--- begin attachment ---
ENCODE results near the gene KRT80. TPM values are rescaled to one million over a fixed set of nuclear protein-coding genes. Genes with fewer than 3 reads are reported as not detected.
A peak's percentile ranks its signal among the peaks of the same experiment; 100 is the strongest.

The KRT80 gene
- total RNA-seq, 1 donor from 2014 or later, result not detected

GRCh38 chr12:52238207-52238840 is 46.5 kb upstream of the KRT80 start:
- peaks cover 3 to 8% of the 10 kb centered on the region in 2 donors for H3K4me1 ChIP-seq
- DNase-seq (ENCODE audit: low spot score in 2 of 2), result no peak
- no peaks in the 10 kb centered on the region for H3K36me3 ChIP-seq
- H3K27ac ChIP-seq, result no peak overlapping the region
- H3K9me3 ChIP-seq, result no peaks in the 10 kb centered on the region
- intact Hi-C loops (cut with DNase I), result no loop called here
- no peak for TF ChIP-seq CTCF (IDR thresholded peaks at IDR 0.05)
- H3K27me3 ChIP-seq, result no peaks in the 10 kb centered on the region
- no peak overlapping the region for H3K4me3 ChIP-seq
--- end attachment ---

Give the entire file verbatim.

ENCODE results near the gene KRT80. TPM values are rescaled to one million over a fixed set of nuclear protein-coding genes. Genes with fewer than 3 reads are reported as not detected.
A peak's percentile ranks its signal among the peaks of the same experiment; 100 is the strongest.

The KRT80 gene
- total RNA-seq, 1 donor from 2014 or later, result not detected

GRCh38 chr12:52238207-52238840 is 46.5 kb upstream of the KRT80 start:
- peaks cover 3 to 8% of the 10 kb centered on the region in 2 donors for H3K4me1 ChIP-seq
- DNase-seq (ENCODE audit: low spot score in 2 of 2), result no peak
- no peaks in the 10 kb centered on the region for H3K36me3 ChIP-seq
- H3K27ac ChIP-seq, result no peak overlapping the region
- H3K9me3 ChIP-seq, result no peaks in the 10 kb centered on the region
- intact Hi-C loops (cut with DNase I), result no loop called here
- no peak for TF ChIP-seq CTCF (IDR thresholded peaks at IDR 0.05)
- H3K27me3 ChIP-seq, result no peaks in the 10 kb centered on the region
- no peak overlapping the region for H3K4me3 ChIP-seq